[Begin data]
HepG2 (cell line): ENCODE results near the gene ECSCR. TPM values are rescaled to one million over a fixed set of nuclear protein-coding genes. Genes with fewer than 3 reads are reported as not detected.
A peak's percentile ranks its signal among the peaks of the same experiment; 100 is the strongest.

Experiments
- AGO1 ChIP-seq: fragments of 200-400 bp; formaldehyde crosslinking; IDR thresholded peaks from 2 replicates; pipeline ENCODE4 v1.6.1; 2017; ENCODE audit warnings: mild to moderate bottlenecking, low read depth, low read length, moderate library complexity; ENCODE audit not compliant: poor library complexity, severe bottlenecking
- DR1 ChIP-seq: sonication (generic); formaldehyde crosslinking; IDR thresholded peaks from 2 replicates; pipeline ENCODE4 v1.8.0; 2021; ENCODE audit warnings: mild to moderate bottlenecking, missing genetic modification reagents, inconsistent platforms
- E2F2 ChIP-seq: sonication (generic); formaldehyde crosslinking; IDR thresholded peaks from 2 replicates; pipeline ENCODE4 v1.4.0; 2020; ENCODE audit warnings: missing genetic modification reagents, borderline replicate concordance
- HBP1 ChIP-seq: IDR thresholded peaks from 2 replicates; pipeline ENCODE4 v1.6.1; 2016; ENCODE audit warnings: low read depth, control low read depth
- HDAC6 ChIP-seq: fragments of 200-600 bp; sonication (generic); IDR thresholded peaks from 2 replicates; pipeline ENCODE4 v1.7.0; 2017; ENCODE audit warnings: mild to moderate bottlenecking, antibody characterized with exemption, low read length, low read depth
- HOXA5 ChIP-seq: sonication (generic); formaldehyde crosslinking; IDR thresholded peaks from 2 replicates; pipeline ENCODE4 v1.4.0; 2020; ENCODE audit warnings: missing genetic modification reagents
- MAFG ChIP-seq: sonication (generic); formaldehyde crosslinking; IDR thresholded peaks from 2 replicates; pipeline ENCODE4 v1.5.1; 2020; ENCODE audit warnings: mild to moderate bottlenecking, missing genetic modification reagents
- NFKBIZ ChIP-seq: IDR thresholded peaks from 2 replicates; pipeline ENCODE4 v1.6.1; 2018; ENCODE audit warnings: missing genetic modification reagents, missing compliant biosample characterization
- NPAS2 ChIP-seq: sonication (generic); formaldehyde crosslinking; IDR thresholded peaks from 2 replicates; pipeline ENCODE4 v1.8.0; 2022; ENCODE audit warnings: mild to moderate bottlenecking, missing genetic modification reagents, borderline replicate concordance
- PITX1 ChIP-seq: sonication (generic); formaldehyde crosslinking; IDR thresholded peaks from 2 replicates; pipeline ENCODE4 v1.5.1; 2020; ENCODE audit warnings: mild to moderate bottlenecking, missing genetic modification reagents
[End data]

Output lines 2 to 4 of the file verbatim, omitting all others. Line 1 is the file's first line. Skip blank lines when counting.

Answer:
A peak's percentile ranks its signal among the peaks of the same experiment; 100 is the strongest.

Experiments
- AGO1 ChIP-seq: fragments of 200-400 bp; formaldehyde crosslinking; IDR thresholded peaks from 2 replicates; pipeline ENCODE4 v1.6.1; 2017; ENCODE audit warnings: mild to moderate bottlenecking, low read depth, low read length, moderate library complexity; ENCODE audit not compliant: poor library complexity, severe bottlenecking